The global population on Tuesday hit the imposing 8-billion mark, doubling in about 48 years from the time it hit the 4 billion mark in 1974. It was also the fastest addition of 1 billion humans to the population.
It took almost 11 years for humans to add another 1 billion humans on the planet. It was in October 2011 when the world population hit the 7 billion milesone.
“The growth of our population is a testament to humanity’s achievements, including reductions in poverty and gender inequality, advancements in health care, and expanded access to education,” the United Nations Population Fund said.
Just how much the global population has exploded over the last century is clear from the chart below.
At the turn of the 19th century, there were just about 1.6 billion humans on the planet. Which means that global population has risen almost 5-fold since the early 1990s.
India set to overtake China
China and India are the two most populous countries in the world, with both of them making up over 36% of the total population.
According to the United Nations, India’s population will overtake China’s during 2023.
China’s population will hit the saturation point this year, which means that from now on, it is projected to start shrinking.
On the other hand, India’s population will continue to soar and is not expected to start declining before 2064.
Numbers show that the less developed regions of the world added more people to the population compared to the developed countries.
High-income countries used to be home to 28% of the population in 1950, and now have just 16%.
Low and lower middle income countries have 53% of the world’s population now, up from 36% in 1950.
Now, for the verdict
Doomsayers, environmentalists and other activists fear that the 8 billion mark portends a demographic disaster.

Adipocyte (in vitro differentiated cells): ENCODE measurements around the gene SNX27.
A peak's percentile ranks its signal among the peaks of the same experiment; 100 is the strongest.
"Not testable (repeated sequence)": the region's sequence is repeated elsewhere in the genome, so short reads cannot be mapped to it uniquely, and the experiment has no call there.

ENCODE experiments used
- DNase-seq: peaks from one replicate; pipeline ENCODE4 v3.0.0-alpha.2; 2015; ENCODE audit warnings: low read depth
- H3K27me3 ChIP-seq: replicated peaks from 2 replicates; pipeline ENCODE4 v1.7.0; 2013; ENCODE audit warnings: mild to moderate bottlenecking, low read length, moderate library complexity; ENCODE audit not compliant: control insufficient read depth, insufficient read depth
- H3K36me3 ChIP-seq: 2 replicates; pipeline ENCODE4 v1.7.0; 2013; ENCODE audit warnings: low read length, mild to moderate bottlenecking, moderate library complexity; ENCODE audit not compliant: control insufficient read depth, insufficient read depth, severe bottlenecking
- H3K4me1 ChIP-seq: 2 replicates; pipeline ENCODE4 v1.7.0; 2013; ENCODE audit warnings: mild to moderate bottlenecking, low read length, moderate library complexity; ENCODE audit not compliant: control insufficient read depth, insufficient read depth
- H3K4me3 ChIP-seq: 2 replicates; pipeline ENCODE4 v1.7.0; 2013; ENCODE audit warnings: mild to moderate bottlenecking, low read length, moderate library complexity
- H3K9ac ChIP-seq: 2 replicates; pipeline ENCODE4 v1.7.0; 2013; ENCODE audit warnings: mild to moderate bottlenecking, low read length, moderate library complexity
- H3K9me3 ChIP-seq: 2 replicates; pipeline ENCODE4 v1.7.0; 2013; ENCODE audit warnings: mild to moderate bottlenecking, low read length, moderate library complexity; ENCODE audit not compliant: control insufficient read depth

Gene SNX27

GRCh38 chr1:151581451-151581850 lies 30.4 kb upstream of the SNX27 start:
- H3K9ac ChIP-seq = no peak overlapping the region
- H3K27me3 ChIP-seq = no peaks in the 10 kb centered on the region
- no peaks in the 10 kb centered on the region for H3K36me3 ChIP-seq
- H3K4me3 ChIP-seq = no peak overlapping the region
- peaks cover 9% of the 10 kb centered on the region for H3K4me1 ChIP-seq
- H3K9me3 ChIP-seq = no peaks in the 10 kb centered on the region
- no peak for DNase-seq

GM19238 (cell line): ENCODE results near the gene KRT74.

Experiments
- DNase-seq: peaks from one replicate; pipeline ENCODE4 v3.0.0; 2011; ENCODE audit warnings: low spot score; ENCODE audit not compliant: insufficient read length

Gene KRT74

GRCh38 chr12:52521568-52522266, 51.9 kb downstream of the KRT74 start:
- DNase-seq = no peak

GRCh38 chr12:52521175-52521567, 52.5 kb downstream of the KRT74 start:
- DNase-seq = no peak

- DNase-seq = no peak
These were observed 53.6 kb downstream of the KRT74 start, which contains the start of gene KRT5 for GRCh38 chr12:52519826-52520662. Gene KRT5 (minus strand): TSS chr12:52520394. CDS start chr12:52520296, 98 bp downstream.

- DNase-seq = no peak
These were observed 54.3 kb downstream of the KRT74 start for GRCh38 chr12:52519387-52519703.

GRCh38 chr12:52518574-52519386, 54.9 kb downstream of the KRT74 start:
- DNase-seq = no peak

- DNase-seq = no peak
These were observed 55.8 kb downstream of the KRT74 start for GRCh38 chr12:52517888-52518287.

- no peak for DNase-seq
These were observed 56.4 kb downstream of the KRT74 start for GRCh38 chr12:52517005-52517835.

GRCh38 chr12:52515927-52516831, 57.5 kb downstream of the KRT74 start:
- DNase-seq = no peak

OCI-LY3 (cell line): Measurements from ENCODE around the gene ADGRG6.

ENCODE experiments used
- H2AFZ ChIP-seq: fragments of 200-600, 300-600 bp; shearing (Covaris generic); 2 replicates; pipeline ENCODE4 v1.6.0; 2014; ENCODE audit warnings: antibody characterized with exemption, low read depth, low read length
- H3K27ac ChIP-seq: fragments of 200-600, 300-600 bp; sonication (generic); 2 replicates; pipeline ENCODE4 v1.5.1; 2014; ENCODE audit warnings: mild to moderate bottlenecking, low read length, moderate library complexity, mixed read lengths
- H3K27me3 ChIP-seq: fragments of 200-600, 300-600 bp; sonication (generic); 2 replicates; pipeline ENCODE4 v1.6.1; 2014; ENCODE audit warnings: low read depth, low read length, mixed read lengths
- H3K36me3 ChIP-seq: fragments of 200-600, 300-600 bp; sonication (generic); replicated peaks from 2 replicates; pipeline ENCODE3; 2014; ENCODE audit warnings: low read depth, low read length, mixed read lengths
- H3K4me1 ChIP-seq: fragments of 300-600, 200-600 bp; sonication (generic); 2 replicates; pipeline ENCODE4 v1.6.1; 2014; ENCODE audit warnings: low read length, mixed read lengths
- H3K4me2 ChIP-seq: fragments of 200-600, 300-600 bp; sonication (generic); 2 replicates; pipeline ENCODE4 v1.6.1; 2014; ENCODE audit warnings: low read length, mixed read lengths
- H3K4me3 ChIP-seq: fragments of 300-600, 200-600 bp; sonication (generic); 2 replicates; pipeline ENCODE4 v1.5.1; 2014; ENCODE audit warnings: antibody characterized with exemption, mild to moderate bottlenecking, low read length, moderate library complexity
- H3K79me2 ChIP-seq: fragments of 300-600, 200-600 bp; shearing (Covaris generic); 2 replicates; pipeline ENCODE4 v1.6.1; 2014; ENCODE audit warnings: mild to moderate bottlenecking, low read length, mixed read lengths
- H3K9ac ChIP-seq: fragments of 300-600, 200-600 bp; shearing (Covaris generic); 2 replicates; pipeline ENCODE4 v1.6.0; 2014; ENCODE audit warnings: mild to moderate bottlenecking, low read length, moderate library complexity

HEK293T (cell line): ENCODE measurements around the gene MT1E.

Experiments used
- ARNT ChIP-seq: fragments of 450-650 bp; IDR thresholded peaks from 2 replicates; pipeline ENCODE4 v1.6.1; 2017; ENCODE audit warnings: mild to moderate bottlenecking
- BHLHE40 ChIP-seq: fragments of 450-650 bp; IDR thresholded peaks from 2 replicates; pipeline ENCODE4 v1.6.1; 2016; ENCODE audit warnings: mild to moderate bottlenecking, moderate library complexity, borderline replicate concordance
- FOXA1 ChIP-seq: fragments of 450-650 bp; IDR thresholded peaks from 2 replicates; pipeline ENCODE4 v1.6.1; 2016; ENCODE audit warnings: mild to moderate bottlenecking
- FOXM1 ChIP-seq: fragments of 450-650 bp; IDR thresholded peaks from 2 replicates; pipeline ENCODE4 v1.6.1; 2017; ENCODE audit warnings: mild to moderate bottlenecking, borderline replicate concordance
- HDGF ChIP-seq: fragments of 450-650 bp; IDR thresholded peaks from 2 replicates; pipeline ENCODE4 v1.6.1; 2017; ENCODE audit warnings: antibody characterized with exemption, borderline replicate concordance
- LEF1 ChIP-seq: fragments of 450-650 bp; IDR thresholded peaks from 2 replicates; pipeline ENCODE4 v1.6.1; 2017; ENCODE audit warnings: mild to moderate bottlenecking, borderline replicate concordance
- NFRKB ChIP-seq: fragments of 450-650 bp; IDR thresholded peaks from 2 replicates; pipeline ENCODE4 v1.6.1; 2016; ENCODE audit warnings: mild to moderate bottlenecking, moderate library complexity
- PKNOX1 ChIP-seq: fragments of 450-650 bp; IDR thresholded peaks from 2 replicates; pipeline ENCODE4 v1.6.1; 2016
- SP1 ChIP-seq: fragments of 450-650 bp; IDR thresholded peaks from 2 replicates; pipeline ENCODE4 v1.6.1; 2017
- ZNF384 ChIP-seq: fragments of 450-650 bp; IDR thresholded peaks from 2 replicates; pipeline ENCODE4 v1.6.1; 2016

But there are many arguments which paint a not-so-gloomy picture about the rise in global population. In fact, some feel that it is actually a good thing.
In his TOI+ column, Swaminathan Aiyar, citing economist Julian Simon, wrote that human ingenuity is the greatest resource, not land, food, or minerals.
“Short-term scarcities will constantly occur, induce more investment and research into alternatives, and hence increase supply, replacing scarcity by abundance,” he said.
The basis for the argument is that despite a growth in population, the world is facing an increasing abundance of resource and not scarcity.
In fact, the growth at which the resources are being generated is greater than the rate at which the population is growing.
“Between 1980 and 2020, world population grew 75% but time-prices of 50 key commodities fell 75%. For every percentage increase in population, global resource abundance increased 8%.
“That confirms Simon’s thesis that people are not a burden on but creators of resources,” Aiyar wrote.
In an article titled “The world’s population has reached 8bn. Don’t panic”, the Economist said that longer lives, improvements in nutrition and public health; falls in infant mortality, disease and maternal deaths in childbirth are behind the population growth.
It noted that even during the Covid pandemic, the population growth did not deaccelerate. Thus, there was not much indication of a demographic disaster.
About the environmental impact of 8 billion humans, The Economist said that the developing world pollute far less than the developed.
“According to the UN, poor and lower-middle-income countries account for only a seventh of the world’s emissions of carbon dioxide. But 90% of population growth over the next decade will come from these less-polluting countries,” it said.
This means that there is little evidence that population growth contributes as much to global warming as rising living standards do.
It noted that while does face issues of environmental degradation and political upheaval, the 8 billion mark does not mean demographic disaster. It said the earth is actually “having something of a Goldilocks moment: neither too hot nor too cold.”